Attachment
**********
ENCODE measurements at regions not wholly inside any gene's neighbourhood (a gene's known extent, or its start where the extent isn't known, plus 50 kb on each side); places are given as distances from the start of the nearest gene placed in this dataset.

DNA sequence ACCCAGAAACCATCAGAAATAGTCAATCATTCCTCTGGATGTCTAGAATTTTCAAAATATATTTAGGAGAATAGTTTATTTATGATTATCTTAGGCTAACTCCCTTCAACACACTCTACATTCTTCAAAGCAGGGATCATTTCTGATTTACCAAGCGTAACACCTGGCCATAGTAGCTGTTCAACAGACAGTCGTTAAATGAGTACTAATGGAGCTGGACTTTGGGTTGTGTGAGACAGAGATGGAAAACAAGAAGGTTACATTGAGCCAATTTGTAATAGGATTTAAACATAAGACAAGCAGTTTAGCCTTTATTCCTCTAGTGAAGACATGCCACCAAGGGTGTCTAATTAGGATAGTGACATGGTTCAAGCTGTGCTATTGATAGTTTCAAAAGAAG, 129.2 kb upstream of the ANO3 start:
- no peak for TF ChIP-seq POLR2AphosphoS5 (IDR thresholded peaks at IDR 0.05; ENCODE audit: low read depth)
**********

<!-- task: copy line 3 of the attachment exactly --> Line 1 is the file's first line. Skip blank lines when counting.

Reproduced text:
- no peak for TF ChIP-seq POLR2AphosphoS5 (IDR thresholded peaks at IDR 0.05; ENCODE audit: low read depth)